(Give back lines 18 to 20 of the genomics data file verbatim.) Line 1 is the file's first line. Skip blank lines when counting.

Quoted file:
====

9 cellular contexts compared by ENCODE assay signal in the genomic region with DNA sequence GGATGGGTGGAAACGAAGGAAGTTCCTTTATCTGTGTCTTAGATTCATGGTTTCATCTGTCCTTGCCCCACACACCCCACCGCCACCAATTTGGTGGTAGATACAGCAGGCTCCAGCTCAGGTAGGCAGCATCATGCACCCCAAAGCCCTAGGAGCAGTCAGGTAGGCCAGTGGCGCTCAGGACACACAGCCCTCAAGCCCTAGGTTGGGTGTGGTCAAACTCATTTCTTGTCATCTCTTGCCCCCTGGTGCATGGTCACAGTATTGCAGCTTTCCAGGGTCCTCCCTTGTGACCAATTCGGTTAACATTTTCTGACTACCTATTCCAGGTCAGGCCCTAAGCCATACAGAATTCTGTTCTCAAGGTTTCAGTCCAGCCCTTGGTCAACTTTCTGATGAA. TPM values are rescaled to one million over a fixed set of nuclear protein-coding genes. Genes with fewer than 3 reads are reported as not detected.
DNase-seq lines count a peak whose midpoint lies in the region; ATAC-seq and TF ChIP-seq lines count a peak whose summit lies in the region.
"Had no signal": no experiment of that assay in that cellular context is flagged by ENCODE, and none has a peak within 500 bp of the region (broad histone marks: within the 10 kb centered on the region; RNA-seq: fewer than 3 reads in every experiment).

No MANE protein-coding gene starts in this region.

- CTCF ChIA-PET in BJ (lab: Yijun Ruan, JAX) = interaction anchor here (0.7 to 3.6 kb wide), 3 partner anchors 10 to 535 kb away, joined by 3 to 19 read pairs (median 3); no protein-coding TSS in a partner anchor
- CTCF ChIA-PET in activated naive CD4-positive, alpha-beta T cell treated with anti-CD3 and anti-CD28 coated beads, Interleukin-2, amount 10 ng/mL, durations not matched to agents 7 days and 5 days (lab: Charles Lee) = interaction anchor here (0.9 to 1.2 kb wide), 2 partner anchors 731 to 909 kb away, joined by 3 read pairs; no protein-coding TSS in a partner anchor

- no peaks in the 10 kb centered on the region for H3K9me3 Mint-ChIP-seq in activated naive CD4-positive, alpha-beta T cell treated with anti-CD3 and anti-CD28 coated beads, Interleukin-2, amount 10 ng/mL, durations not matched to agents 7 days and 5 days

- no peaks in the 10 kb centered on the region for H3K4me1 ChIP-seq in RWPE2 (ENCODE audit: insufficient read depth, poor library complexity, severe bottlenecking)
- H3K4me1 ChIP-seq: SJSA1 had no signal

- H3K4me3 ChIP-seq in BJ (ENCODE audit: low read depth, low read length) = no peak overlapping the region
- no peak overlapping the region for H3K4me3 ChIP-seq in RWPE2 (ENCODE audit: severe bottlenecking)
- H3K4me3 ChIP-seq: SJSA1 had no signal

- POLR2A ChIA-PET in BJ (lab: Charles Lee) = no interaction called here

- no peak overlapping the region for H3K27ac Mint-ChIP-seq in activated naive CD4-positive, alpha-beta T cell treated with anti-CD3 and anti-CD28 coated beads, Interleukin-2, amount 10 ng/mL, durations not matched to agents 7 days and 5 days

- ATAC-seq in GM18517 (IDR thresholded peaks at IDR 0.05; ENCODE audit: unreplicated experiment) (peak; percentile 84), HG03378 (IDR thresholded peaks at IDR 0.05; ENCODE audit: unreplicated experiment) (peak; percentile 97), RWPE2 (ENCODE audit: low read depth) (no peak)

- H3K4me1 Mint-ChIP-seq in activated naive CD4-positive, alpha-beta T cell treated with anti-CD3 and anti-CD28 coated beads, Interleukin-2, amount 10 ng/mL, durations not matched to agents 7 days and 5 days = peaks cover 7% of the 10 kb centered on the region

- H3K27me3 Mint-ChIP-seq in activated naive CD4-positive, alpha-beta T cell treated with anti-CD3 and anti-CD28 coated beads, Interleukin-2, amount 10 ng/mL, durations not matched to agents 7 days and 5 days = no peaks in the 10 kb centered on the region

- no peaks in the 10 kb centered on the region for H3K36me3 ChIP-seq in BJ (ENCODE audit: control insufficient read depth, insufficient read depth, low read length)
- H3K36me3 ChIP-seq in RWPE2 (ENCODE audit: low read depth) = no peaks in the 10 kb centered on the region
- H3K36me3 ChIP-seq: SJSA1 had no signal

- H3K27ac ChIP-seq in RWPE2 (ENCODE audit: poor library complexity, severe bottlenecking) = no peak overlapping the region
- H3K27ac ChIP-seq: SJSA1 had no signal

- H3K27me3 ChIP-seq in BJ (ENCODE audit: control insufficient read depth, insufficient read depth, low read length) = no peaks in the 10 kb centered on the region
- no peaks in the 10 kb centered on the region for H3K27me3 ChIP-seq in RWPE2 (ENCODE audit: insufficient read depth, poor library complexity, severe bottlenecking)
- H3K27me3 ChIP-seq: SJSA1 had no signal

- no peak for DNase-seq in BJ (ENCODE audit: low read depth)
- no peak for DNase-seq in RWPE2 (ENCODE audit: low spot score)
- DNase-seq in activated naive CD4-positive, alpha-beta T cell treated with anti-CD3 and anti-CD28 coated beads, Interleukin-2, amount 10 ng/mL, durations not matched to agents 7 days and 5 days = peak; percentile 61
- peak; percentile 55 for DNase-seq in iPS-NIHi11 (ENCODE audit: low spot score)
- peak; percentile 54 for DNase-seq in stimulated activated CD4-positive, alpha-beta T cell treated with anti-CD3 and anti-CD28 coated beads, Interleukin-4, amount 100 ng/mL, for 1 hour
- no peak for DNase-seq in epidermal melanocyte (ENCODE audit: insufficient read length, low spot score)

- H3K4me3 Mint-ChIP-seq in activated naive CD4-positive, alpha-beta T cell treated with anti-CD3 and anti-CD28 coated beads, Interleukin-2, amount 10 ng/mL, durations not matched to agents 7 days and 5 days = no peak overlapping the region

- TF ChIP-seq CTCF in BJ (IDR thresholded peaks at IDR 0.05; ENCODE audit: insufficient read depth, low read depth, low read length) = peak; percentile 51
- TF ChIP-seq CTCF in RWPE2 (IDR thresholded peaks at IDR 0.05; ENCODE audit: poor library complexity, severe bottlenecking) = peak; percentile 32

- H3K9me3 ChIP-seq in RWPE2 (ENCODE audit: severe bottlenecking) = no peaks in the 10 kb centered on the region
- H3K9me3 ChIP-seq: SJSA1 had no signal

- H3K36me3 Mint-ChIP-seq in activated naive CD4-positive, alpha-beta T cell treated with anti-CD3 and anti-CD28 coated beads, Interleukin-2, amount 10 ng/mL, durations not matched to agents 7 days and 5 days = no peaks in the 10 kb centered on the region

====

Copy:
- no peaks in the 10 kb centered on the region for H3K36me3 ChIP-seq in BJ (ENCODE audit: control insufficient read depth, insufficient read depth, low read length)
- H3K36me3 ChIP-seq in RWPE2 (ENCODE audit: low read depth) = no peaks in the 10 kb centered on the region
- H3K36me3 ChIP-seq: SJSA1 had no signal